Forget the debate over Northern Gateway and other oil pipelines for a minute – let's talk about how energy allows your dog to take in the cool breeze as he sticks his snout out your car window.
That's one way Enbridge Inc. is seeking to shift public perception about its bruised corporate brand with a new advertising campaign aimed at skirting constant battles over pipelines and fossil fuel projects.
Enbridge, the largest transporter of Canadian crude oil, faces campaigns by numerous environmental groups and First Nations seeking to halt projects such as the $7.9-billion Northern Gateway pipeline, which would carry oil sands-derived crude to the Pacific Coast for export, and the Line 9 reversal in Ontario and Quebec.
The new marketing push, "E=", focuses on everyday ways that energy improves life, whether it's heating bath water for a newborn, making chocolate cupcakes as "guilty pleasures" or motoring along picturesque coastal highways.
In a spot called "E=doggy smiles," the narrator explains, with a blues guitar twanging in the background, that Enbridge did not say, "Hey, boy, wanna go for a ride?" or roll down the window. But it did help fuel the car the allowed pooch to gleefully put his face in the wind.
Market research has shown the public trusts nongovernmental organizations more than energy companies. The feel-good ads, according to an Enbridge presentation, are to combat that view by playing up the positive role of energy in society.
Enbridge launched the TV, digital and print campaign across Canada and in the northern U.S. markets where it operates, a day after more than 100,000 people crowded the streets of New York to call for tougher action on climate change.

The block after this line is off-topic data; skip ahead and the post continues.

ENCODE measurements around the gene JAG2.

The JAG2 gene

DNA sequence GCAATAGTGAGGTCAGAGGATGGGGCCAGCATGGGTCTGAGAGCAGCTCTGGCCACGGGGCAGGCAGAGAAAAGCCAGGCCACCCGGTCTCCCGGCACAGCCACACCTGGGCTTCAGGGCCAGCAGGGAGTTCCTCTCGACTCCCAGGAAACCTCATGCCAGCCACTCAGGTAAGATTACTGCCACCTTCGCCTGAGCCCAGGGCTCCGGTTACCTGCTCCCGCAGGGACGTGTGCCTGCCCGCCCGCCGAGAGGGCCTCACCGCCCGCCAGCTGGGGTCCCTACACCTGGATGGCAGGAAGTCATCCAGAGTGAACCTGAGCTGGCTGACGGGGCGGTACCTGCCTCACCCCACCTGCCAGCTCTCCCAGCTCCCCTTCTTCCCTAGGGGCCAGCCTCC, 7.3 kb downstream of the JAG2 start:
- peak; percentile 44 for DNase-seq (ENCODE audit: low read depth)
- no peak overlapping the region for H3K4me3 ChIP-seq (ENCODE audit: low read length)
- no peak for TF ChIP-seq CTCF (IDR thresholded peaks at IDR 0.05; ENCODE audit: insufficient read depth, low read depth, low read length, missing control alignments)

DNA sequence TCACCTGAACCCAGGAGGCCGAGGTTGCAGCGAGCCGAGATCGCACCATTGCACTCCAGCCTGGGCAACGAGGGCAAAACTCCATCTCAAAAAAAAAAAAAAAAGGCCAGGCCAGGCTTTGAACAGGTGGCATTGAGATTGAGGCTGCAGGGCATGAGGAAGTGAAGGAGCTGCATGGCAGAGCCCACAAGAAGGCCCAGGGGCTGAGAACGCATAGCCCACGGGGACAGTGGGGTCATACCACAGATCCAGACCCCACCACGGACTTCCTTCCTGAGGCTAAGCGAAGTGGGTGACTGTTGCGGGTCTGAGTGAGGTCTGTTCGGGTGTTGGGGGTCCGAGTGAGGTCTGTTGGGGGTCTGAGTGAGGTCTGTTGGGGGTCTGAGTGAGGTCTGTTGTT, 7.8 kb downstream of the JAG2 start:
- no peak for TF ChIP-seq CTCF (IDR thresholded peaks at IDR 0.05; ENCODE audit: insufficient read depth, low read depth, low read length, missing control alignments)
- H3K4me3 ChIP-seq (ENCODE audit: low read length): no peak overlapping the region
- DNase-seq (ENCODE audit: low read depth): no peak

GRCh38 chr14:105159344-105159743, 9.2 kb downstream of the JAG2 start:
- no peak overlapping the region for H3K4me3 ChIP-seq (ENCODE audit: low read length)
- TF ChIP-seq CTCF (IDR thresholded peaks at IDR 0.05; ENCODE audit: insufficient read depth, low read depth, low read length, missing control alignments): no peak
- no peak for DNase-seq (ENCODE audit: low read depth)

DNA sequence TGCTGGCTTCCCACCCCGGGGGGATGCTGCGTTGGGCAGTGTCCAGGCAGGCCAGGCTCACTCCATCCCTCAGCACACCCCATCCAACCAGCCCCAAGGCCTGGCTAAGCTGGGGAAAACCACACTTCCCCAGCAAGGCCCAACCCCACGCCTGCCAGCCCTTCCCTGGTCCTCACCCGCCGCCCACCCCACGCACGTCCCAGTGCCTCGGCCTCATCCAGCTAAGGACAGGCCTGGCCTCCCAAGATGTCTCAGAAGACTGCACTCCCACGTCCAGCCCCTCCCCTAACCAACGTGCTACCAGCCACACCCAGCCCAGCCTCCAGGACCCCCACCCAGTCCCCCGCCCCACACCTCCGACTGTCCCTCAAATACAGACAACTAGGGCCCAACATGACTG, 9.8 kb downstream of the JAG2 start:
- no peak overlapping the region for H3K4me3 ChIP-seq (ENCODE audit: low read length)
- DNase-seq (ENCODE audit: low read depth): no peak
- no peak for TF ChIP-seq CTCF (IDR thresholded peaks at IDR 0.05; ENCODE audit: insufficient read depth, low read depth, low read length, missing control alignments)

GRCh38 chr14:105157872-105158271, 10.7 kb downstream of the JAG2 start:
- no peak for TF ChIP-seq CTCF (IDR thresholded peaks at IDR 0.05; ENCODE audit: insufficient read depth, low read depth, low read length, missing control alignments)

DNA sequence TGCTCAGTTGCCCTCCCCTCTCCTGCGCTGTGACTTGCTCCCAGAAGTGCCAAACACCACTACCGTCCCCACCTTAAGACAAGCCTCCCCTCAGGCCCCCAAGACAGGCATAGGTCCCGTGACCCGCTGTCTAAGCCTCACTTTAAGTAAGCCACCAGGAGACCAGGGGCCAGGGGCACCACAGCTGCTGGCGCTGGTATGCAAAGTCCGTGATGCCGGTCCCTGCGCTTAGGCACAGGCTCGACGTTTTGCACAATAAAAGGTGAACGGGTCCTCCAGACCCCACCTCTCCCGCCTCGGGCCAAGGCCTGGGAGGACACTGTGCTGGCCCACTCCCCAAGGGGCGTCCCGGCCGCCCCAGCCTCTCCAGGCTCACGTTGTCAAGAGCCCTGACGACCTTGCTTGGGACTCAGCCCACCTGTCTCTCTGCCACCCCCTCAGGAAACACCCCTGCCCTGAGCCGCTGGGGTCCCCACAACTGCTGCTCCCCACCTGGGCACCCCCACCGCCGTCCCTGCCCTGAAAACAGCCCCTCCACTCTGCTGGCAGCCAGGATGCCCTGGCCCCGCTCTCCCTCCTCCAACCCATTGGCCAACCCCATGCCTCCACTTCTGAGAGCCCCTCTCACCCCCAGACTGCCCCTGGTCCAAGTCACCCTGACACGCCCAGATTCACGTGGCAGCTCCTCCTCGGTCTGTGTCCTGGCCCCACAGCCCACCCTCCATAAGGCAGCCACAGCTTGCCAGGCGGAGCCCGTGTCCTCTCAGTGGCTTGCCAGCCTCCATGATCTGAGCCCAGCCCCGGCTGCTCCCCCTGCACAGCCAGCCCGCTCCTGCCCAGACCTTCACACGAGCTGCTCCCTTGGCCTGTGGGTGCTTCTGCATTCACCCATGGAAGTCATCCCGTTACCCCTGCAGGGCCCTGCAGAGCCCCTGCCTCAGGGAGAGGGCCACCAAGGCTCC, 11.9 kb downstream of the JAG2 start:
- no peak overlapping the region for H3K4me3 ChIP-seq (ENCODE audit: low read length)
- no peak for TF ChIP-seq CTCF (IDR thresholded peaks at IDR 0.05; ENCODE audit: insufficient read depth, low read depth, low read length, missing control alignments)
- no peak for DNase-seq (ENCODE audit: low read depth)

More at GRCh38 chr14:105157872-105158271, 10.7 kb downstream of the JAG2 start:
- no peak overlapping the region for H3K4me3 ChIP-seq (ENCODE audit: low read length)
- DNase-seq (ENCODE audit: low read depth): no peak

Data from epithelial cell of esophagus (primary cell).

"As a company and brand, we need to shift the way we communicate about our company from what we did to a more compelling reason to believe in our business, why we matter," according to the presentation.
The campaign echos recent ones from other oil-patch companies, such as Cenovus Energy Inc.'s "More than Fuel" ads and Suncor Energy Inc.'s "See What Yes Can Do" spots. All are aimed at pushing back against what the sector sees as unfair criticism that it puts profit ahead of climate and pollution concerns.
"As an industry, historically, we've been very good about telling people what we do. In the case of Enbridge, we transport crude oil, we distribute natural gas, we generate renewable energy," said Enbridge vice-president D'Arcy Levesque. "We think we can do a better job telling people why we matter."
The company is already fighting an uphill battle because it represents an industry that has been associated with tragedies such as the BP oil spill and duck deaths in the Syncrude Canada Ltd. tailings ponds, said Darren Dahl, professor of marketing and behavioural science at the University of British Columbia's Sauder School of Business.
For its part, Enbridge spent more than $1-billion cleaning up a spill from a ruptured pipeline in Michigan in 2010.
The company faces a tough road to change perceptions in British Columbia, where its Northern Gateway application became a battleground for environmentalists and aboriginal groups seeking to stop oil sands-derived crude from being shipped across the province to the coast.
"They've been the bull's-eye for all of the extraction and energy industries. All extraction and energy come at an environmental cost and they've been the poster child for all of the anger from the opposing view. That makes it tough for Enbridge," Prof. Dahl said.
Indeed, a critic of the company's efforts to build Northern Gateway described the brand name as "toxic" in B.C. "I just don't see how this is going to change public opinion, especially in the north where Enbridge doesn't supply any of that energy. They just want to use this as a corridor," said Nikki Skuce, Smithers, B.C.-based senior energy campaigner for the environmental group ForestEthics Advocacy.
Mr. Levesque said the message is the same across Canada and in U.S. markets such as Illinois, Wisconsin and Michigan. "The purpose of this campaign is to help refocus the conversation around the fact that we exist to fuel people's quality of life."